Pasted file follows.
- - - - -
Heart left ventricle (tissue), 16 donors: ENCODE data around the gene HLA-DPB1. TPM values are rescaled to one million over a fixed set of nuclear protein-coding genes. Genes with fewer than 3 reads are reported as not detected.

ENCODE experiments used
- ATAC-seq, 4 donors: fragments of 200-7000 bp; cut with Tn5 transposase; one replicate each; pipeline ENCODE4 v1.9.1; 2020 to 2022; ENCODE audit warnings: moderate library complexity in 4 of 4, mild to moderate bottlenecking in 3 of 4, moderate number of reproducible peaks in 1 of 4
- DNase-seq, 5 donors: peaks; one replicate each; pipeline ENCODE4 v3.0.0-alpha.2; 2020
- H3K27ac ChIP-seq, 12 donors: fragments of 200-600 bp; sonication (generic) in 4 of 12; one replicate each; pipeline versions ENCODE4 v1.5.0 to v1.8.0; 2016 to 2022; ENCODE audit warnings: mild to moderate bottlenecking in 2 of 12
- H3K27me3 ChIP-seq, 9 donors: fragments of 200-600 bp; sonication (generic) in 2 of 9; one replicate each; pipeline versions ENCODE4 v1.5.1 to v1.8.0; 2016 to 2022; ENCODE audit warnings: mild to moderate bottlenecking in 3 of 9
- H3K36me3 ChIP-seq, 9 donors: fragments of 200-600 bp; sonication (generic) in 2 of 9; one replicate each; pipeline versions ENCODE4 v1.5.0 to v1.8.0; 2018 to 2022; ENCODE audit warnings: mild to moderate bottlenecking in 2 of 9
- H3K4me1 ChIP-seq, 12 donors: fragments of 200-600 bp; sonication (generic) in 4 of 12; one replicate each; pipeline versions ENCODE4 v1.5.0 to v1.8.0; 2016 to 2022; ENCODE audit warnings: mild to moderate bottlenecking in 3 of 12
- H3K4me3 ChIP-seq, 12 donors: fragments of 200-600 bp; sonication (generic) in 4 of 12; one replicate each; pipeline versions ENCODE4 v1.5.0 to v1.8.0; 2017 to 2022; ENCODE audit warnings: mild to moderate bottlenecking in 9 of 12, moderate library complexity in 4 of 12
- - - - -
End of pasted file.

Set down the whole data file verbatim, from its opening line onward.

Heart left ventricle (tissue), 16 donors: ENCODE data around the gene HLA-DPB1. TPM values are rescaled to one million over a fixed set of nuclear protein-coding genes. Genes with fewer than 3 reads are reported as not detected.

ENCODE experiments used
- ATAC-seq, 4 donors: fragments of 200-7000 bp; cut with Tn5 transposase; one replicate each; pipeline ENCODE4 v1.9.1; 2020 to 2022; ENCODE audit warnings: moderate library complexity in 4 of 4, mild to moderate bottlenecking in 3 of 4, moderate number of reproducible peaks in 1 of 4
- DNase-seq, 5 donors: peaks; one replicate each; pipeline ENCODE4 v3.0.0-alpha.2; 2020
- H3K27ac ChIP-seq, 12 donors: fragments of 200-600 bp; sonication (generic) in 4 of 12; one replicate each; pipeline versions ENCODE4 v1.5.0 to v1.8.0; 2016 to 2022; ENCODE audit warnings: mild to moderate bottlenecking in 2 of 12
- H3K27me3 ChIP-seq, 9 donors: fragments of 200-600 bp; sonication (generic) in 2 of 9; one replicate each; pipeline versions ENCODE4 v1.5.1 to v1.8.0; 2016 to 2022; ENCODE audit warnings: mild to moderate bottlenecking in 3 of 9
- H3K36me3 ChIP-seq, 9 donors: fragments of 200-600 bp; sonication (generic) in 2 of 9; one replicate each; pipeline versions ENCODE4 v1.5.0 to v1.8.0; 2018 to 2022; ENCODE audit warnings: mild to moderate bottlenecking in 2 of 9
- H3K4me1 ChIP-seq, 12 donors: fragments of 200-600 bp; sonication (generic) in 4 of 12; one replicate each; pipeline versions ENCODE4 v1.5.0 to v1.8.0; 2016 to 2022; ENCODE audit warnings: mild to moderate bottlenecking in 3 of 12
- H3K4me3 ChIP-seq, 12 donors: fragments of 200-600 bp; sonication (generic) in 4 of 12; one replicate each; pipeline versions ENCODE4 v1.5.0 to v1.8.0; 2017 to 2022; ENCODE audit warnings: mild to moderate bottlenecking in 9 of 12, moderate library complexity in 4 of 12